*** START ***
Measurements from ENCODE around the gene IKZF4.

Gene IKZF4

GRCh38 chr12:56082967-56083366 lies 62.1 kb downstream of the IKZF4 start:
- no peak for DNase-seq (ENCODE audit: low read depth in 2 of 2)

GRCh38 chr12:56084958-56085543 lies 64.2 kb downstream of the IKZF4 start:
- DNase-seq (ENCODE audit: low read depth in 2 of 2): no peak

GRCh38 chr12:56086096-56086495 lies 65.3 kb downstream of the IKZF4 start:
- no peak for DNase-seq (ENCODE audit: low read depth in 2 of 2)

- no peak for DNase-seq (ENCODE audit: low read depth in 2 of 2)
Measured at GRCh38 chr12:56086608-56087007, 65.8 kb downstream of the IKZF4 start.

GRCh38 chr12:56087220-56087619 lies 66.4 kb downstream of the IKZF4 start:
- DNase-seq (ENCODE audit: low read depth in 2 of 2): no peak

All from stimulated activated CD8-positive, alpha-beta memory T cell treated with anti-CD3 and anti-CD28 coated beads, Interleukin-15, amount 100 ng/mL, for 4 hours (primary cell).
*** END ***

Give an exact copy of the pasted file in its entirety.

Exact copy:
Measurements from ENCODE around the gene IKZF4.

Gene IKZF4

GRCh38 chr12:56082967-56083366 lies 62.1 kb downstream of the IKZF4 start:
- no peak for DNase-seq (ENCODE audit: low read depth in 2 of 2)

GRCh38 chr12:56084958-56085543 lies 64.2 kb downstream of the IKZF4 start:
- DNase-seq (ENCODE audit: low read depth in 2 of 2): no peak

GRCh38 chr12:56086096-56086495 lies 65.3 kb downstream of the IKZF4 start:
- no peak for DNase-seq (ENCODE audit: low read depth in 2 of 2)

- no peak for DNase-seq (ENCODE audit: low read depth in 2 of 2)
Measured at GRCh38 chr12:56086608-56087007, 65.8 kb downstream of the IKZF4 start.

GRCh38 chr12:56087220-56087619 lies 66.4 kb downstream of the IKZF4 start:
- DNase-seq (ENCODE audit: low read depth in 2 of 2): no peak

All from stimulated activated CD8-positive, alpha-beta memory T cell treated with anti-CD3 and anti-CD28 coated beads, Interleukin-15, amount 100 ng/mL, for 4 hours (primary cell).